If you are going to activate the park that is new to you – it is also a good idea to check if there are any fees associated with visiting the park. There may also be some park-specific rules that you may not necessarily be familiar with – so go ahead and do some homework on their website! Check if the park is open, and whether or not there are any road closures in/around the park that can affect your plans.

T minus 5-7 days

About a week before the planned activation, I already have the “game plan”. I am familiar with the park(s) that I am going to visit, and with the locations of the primary and backup operating positions. I have the maps printed out (official park maps, and satellite maps of the operating positions at different magnifications). I will also print enough log sheets for my activation(s) – I am paper-logging in the field, and transfer the data to the logging software after I get back home. I find this way more convenient, efficient and fail-proof.

Portable amateur radio station working in the Black Hills National Forest in South Dakota.
Working from K-4524 Black Hills National Forest during the camping trip to South Dakota.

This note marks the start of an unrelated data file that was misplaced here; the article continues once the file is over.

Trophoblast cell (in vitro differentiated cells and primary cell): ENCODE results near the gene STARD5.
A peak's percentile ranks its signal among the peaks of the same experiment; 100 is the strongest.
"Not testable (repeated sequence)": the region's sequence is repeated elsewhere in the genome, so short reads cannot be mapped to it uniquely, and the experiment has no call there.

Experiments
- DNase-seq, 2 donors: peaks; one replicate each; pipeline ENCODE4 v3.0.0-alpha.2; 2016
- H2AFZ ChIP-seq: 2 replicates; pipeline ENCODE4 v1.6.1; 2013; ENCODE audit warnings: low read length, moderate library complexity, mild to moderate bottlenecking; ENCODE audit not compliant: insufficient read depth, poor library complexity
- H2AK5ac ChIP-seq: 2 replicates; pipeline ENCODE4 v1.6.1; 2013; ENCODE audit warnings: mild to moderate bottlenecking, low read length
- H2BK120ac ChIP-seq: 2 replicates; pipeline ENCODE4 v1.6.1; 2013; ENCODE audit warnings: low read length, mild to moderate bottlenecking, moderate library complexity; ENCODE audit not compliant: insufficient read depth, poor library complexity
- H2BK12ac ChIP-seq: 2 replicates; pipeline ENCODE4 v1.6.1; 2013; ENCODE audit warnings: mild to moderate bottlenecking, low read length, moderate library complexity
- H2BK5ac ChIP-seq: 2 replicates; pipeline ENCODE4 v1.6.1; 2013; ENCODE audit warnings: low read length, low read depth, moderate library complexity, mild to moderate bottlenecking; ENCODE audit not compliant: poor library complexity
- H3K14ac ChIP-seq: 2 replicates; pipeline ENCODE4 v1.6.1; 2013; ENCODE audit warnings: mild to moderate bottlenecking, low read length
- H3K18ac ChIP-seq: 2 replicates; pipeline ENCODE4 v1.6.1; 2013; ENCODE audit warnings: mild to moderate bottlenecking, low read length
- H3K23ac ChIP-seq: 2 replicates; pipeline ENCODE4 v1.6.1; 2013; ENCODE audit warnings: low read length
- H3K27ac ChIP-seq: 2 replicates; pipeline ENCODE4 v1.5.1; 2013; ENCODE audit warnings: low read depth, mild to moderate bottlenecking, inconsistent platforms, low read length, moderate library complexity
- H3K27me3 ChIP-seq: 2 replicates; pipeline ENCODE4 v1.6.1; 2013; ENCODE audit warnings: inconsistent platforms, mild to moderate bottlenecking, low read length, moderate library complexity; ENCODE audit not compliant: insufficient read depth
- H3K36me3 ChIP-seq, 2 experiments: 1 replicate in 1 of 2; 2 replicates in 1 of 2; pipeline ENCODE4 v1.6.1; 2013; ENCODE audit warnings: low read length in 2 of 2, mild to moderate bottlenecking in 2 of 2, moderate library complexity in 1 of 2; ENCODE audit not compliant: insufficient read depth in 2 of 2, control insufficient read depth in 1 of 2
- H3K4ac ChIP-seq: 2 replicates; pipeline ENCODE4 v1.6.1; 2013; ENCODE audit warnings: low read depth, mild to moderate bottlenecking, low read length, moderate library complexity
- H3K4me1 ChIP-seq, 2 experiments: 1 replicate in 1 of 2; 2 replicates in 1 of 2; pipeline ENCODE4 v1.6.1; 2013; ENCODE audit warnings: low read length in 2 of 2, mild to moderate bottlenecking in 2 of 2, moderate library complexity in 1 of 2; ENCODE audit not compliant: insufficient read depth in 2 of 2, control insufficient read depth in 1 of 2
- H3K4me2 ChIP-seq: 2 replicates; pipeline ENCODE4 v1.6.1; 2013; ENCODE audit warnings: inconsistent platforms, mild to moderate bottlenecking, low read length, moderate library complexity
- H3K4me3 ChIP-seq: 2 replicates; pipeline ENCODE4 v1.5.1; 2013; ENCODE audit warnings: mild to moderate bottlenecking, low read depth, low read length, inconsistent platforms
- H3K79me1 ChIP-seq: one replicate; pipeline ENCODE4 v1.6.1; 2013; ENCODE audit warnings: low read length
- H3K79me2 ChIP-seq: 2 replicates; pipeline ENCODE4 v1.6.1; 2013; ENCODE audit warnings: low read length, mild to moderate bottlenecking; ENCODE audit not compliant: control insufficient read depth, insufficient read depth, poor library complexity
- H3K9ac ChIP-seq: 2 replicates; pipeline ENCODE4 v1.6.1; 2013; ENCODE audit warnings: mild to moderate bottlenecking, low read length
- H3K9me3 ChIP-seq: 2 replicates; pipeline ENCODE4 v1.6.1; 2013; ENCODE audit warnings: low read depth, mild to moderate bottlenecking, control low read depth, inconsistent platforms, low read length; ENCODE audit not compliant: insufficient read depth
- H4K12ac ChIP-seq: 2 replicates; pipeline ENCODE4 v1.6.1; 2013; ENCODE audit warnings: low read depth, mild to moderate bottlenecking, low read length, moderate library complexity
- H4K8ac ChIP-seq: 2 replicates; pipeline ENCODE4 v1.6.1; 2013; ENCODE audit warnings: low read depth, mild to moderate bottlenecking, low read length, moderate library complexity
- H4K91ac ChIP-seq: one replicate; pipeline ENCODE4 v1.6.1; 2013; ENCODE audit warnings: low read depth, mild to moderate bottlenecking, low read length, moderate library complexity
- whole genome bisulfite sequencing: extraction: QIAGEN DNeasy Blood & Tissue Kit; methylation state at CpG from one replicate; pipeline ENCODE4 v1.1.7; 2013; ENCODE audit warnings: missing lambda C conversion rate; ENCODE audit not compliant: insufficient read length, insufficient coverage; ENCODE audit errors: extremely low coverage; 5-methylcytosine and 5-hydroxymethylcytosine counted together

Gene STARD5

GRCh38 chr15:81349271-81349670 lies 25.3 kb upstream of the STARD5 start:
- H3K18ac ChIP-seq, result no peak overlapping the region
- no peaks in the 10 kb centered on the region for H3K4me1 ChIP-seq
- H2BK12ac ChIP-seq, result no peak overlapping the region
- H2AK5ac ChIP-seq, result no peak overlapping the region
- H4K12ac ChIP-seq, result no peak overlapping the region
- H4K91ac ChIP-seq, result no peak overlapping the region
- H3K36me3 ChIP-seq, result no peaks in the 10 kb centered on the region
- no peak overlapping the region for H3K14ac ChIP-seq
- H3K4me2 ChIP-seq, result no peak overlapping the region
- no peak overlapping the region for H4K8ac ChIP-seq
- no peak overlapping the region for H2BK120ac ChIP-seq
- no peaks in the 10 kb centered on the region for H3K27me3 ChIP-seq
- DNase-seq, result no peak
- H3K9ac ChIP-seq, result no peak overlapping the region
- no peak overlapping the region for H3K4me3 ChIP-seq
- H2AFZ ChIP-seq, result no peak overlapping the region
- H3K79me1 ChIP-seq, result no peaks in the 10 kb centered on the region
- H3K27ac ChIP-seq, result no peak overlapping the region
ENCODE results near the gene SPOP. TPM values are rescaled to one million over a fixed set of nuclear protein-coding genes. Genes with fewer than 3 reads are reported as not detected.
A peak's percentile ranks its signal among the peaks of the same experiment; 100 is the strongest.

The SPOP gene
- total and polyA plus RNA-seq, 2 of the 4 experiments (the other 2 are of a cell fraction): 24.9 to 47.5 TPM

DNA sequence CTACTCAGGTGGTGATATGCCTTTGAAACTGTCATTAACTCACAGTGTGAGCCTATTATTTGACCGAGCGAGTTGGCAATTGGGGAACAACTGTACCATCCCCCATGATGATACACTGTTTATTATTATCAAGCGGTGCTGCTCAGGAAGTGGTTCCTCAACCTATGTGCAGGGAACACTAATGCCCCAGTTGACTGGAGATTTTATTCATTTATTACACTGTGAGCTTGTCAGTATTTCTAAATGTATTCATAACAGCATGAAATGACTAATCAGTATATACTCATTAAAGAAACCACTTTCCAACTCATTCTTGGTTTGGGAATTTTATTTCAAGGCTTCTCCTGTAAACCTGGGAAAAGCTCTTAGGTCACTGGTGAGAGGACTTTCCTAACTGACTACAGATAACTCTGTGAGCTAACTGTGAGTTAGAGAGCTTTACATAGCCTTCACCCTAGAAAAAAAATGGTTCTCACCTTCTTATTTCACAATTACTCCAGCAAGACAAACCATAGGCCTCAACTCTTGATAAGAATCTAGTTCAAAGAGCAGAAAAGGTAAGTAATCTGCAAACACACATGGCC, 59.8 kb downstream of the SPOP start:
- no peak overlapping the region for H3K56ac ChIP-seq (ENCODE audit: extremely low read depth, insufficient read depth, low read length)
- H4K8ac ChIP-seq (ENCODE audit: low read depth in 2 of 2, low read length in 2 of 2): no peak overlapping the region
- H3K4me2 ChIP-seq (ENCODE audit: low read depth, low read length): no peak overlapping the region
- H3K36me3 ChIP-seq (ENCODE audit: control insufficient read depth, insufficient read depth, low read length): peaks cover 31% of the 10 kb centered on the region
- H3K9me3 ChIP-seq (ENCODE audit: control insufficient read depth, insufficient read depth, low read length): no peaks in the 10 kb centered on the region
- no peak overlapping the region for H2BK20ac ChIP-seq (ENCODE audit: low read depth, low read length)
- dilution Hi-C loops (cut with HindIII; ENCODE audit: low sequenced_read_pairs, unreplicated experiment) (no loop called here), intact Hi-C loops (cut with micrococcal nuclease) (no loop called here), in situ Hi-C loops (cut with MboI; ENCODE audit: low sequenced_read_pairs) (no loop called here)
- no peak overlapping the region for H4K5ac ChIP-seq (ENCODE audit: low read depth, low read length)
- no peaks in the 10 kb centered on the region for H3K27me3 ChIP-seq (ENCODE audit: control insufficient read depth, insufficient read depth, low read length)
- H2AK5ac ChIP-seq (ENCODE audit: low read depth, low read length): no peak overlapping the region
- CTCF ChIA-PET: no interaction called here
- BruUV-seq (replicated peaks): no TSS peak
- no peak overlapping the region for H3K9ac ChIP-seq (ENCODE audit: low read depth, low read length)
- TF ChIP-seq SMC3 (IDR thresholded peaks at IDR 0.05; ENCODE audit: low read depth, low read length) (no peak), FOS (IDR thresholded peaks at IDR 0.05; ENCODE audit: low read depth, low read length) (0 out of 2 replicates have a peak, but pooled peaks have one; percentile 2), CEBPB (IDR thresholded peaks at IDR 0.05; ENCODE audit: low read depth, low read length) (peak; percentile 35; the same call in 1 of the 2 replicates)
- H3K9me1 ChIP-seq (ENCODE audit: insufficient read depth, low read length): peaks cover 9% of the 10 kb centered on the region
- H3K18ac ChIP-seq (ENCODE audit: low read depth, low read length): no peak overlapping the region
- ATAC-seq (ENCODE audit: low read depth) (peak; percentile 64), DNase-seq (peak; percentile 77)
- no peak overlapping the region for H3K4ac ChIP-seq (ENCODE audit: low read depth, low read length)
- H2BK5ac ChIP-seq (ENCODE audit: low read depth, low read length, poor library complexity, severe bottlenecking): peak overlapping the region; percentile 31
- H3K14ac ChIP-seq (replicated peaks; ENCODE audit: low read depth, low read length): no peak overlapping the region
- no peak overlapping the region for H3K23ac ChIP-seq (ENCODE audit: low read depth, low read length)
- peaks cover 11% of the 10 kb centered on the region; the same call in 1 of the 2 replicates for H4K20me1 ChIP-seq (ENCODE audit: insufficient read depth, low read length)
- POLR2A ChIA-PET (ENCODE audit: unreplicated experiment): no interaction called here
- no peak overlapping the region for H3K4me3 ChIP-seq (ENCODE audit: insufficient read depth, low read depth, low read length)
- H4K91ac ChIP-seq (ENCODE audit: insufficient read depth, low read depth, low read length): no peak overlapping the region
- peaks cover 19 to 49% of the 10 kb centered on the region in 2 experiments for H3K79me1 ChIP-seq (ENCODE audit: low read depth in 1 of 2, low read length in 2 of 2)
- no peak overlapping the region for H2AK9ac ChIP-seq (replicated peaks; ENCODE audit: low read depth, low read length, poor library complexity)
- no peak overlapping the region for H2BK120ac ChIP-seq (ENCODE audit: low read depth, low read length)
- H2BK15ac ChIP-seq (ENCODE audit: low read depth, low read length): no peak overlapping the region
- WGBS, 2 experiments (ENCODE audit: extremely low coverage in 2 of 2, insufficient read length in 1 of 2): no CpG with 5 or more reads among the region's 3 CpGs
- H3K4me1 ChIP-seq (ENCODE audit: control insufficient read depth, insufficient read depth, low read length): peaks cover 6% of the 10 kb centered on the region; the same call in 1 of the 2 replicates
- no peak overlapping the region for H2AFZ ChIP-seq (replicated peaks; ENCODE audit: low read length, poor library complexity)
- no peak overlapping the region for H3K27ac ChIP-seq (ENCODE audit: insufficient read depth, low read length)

During this time, I assess the extended weather forecast, and try to estimate the potential for the plans to be altered by weather. If there is a reasonable chance for that to happen – I start considering the alternatives, and plan for rescheduling or cancellation. Sometime around this time I also schedule my planned activation on the POTA scheduling website. If an out-of-state or multi-park activation in planned, I will also post an announcement in the POTA Facebook group.

T minus 1 day

The day before my activation adventure, I prepare my station and all necessary supplies. I make sure that all batteries are fully charged. I also prepare food and water (it is particularly important for the multi-park activation). Here is a brief check-list of what I prepare to be loaded in my car early in the morning of the activation day:

  • Commander 7100 (fully charged) / Icom IC-7100 (turn on and check)
  • SuperAntenna MP1DXR bag (coil, whip, extenders, radial set, SuperSpike, 1:1 balun, coax jumper, 25 ft coax cable)
  • MFJ 1979 extended whip
  • Rockpals 60 W solar panel
  • Clipboard (complete with paper log sheets, park maps, operating position maps, printed FCC official license, 10-15 POTA flyers)
  • pens (2), pencils (2)
  • foldable chair
  • foldable table
  • water (in cooler if summer activation)
  • snacks (or food if multi-park activation)
  • sunscreen (if summer activation)
  • insect repellent (unless winter activation)
  • first aid kit

This is also a good time to check the latest weather forecast, and adjust my plans accordingly. Sometimes, however, weather does not get in the way until the very last moment – thus it is important to be ready to adjust and improvise!

Activation Day